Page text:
- Open Access
A case of didelphic uterus and blind hemivagina with renal dysplasia and ectopic ureter presenting with vulvodynia and recurrent fever
© Springer-Verlag 2009
Received: 25 December 2008
Accepted: 2 February 2009
Published: 14 February 2009
Didelphic uterus with blind hemivagina and ipsilateral renal anomaly is a rare congenital malformation. The pathogenesis of this syndrome and its embryologic origin are still the subject of discussion. Due to the variable clinical picture and low index of suspicion, diagnosis is often delayed or inaccurate. Conservative surgical treatment—excision of the obstructing vaginal septum and marsupialization of the blind hemivagina—is considered the most appropriate treatment. This report describes the case of a 16-year-old girl with didelphic uterus and double vagina, with obstruction of the left hemivagina. The patient was also diagnosed with left renal dysplasia and ipsilateral ureter communication with the obstructed vagina. Following various examinations and left uretero-nephrectomy, the patient was effectively treated with resection of the vaginal septum.
Female genital tract development anomalies represent a broad spectrum of pathologies that are frequently misdiagnosed leading to suboptimal treatment. The prevalence may be underestimated because asymptomatic cases can remain undiagnosed and normal reproductive outcome is still possible. Didelphic uterus with blind hemivagina is a rare congenital malformation that is ascribed to a failure in the fusion process of the two Müllerian ducts. It almost invariably coexists with anomalies of the ipsilateral mesonephric derivates (kidney and ureter) because of their close embryological relationship. The reported incidence of uterus didelphys with renal agenesis in the general population is estimated within the range of 0.1% to 3.8% . Early and accurate diagnosis can be difficult; however, prompt diagnosis and simple excision of the obstructive vaginal septum can completely relieve the symptoms and prevent further sequelae.
A 16-year-old girl presented with lower abdominal discomfort, vulvodynia, purulent vaginal discharge, and a fever of 38.5°C at the time of menstruation. Because of a history of dysmenorrhea, menorrhagia, and intermenstrual bleeding, she used Cyclocur® (a sequential preparation of estradiol 2 mg and norgestrel 0.5 mg) which was started after trying a classic oral contraceptive. Initially, a diagnosis of acute salpingo-oophoritis type II was made and oral antibiotic treatment (amoxicillin–clavulanic acid 500/125 mg, three times daily) started at the emergency room by the gynecologist on call. A follow-up consultation was scheduled. Microbiological culture of the vaginal swab demonstrated the growth of Escherichia coli.
The patient was born with congenital anomalies of both hands and her left leg, which were ascribed to amniotic band sequence. These malformations were treated by orthopedic surgery.
After 4 days of treatment, she still suffered from a fever of 38°C with a C-reactive protein (CRP) of 13 mg/dl (normal range <0.5 mg/dl). Examination with a small speculum showed no abnormalities. Because the patient was virgin, a bimanual pelvic examination was not performed. The patient was admitted to continue effective intravenous (IV) antibiotic therapy (amoxicillin–clavulanic acid 1 g, three times daily) and to investigate underlying pathology.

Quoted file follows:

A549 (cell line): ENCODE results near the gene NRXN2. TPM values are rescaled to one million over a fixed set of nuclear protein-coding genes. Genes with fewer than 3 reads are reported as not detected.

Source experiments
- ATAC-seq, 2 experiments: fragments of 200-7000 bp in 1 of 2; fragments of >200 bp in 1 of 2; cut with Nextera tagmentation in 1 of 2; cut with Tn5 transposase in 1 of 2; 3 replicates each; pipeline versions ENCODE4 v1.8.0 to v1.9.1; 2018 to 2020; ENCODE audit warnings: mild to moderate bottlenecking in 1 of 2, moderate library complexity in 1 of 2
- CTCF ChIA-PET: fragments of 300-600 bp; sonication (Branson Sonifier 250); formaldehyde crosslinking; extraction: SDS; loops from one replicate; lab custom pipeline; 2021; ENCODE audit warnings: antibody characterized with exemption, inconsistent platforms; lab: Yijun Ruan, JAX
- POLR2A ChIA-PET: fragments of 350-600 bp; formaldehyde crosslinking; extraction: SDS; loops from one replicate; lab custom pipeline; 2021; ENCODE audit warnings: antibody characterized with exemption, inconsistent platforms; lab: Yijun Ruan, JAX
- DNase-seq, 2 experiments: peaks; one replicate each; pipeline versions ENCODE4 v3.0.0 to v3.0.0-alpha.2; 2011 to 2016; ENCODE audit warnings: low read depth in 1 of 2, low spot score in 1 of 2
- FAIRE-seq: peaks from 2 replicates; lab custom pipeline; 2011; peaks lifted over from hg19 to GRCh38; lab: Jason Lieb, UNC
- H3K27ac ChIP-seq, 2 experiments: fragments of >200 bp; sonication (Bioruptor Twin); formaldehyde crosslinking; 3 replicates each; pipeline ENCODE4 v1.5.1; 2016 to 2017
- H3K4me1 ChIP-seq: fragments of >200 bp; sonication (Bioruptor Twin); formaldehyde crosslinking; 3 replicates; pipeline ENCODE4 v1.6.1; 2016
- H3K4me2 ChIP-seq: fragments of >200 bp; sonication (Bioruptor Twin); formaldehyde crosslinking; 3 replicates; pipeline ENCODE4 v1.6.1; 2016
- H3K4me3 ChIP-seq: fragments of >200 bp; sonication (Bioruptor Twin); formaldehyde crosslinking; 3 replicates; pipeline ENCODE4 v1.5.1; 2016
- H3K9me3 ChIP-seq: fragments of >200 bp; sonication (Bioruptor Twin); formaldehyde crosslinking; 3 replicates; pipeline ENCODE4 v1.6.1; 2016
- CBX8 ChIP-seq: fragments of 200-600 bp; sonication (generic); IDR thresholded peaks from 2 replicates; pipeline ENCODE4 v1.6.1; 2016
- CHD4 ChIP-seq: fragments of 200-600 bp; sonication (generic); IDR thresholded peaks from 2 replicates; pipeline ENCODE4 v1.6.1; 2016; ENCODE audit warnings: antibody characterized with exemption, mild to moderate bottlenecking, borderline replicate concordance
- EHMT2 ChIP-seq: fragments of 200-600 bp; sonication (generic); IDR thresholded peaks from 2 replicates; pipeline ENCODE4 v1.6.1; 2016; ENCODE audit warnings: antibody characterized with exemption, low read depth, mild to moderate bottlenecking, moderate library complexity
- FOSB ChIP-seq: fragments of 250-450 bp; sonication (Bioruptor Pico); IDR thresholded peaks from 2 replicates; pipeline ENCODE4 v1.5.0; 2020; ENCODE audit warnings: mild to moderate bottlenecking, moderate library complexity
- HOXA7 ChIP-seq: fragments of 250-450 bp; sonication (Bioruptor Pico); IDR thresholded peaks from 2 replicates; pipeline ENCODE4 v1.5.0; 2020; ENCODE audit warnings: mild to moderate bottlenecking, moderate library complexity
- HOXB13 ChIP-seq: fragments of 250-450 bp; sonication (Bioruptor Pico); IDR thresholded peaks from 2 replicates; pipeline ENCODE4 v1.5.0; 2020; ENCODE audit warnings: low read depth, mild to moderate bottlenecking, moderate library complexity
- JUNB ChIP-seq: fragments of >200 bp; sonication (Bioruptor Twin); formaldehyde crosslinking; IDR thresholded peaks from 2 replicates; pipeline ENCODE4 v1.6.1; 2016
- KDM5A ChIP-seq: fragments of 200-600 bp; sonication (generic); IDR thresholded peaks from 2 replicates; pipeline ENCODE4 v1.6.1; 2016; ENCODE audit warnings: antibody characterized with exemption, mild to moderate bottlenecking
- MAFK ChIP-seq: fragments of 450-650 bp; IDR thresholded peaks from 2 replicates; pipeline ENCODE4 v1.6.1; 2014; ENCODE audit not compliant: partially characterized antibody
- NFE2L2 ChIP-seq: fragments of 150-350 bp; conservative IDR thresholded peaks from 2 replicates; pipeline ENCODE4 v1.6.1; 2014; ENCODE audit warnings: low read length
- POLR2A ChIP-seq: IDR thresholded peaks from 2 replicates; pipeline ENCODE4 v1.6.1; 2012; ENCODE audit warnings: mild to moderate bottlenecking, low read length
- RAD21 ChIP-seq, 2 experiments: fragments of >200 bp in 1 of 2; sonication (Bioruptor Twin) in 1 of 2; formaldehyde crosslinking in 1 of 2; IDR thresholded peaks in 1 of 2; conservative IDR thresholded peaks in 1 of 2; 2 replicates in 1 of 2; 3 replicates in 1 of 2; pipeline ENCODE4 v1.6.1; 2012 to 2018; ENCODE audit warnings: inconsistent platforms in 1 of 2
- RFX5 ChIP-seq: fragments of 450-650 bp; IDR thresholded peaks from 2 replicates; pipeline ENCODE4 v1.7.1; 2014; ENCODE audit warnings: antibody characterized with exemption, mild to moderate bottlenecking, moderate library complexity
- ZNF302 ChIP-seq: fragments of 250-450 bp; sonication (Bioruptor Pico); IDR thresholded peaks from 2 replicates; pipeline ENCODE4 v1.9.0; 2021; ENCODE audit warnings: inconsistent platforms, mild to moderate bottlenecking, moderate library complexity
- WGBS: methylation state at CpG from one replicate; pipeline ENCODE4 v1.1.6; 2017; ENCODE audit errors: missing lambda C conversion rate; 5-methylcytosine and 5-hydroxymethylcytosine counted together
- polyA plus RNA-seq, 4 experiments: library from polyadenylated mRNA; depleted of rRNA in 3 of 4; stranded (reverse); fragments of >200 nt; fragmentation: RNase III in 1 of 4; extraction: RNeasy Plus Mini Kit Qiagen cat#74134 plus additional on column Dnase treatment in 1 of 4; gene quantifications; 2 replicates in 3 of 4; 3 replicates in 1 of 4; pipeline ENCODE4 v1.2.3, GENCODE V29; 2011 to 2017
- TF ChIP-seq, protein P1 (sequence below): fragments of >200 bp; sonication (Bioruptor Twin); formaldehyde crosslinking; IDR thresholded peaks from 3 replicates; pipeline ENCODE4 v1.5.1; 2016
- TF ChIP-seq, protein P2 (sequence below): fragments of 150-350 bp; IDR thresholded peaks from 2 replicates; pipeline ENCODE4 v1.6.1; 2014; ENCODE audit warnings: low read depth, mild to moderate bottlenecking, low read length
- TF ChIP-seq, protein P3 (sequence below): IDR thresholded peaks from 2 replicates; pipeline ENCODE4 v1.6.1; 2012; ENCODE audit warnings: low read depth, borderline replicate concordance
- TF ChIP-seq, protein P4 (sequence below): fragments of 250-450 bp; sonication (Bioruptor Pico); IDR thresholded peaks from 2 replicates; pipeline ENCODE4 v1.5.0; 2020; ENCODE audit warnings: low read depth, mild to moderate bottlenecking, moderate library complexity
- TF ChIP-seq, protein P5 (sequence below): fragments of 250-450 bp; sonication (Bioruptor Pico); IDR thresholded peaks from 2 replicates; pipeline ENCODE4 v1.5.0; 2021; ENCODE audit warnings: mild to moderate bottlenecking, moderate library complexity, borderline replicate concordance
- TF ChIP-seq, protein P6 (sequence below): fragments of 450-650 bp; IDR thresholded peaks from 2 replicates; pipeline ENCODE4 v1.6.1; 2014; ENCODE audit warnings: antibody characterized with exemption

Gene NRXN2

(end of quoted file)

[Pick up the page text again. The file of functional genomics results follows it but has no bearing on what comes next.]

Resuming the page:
Transabdominal ultrasonography showed an abnormal uterine position, a possibly infected structure of 8.3 × 5.6 cm on the posterior left side of the bladder, and a very small left kidney. An MRI was performed for more accurate diagnosis. The radiologist reported a uterus with two cavities and one cervix and a tortuous dilated hydro-ureter on the left side, with possible connection to the cervix. The left kidney consisted of a pyelon with almost absent atrophic cortex. The initial diagnosis was a congenital uterine anomaly, possibly uterus bicornis unicollis complicated by an infected left hydro-ureter with ectopic isthmic ending and severely dysplastic left kidney. Microbiological examinations of the urine and vaginal swabs were at that time negative. The patient was discharged on oral amoxicillin–clavulanic acid with a scheduled follow-up consultation. A diagnostic and possible operative laparoscopy after cooling of the inflammatory process was scheduled.
One week after discontinuation of antibiotic therapy, the patient was re-admitted with high fever (up to 38.8°C). Blood tests revealed an elevated CRP of 18 mg/dl. Antibiotic therapy IV (initially levofloxacin 500 mg daily, switched to piperacillin–tazobactam 4 g/500 mg four times daily because of increasing CRP) was again started, lasting until the scheduled laparoscopic procedure.
After multidisciplinary discussion of these findings among the primary care physician, radiologist, urologist, and gynecological staff, a hysteroscopic examination under general anesthesia was scheduled. A vaginoscopic hysteroscopy was performed using a single-channel Bettocchi 3.5 mm 30° hysteroscope with the use of normal saline as distension medium with a bag and a cuff pressure of 100 mmHg. This hysteroscopy was performed by a senior gynecologist with expertise in outpatient vaginoscopic hysteroscopy. The examination revealed a normal endocervix and a normal uterine corpus on the right. The release of a brownish purulent material was incidentally caused upon manipulation of the left side. A small opening from a slightly bulging blind left vagina was noted and the hysteroscope was inserted through this opening. After rinsing of the entered pouch, a second flattened cervix was visualized, giving easy access of the hysteroscope into a normal left hemi uterus.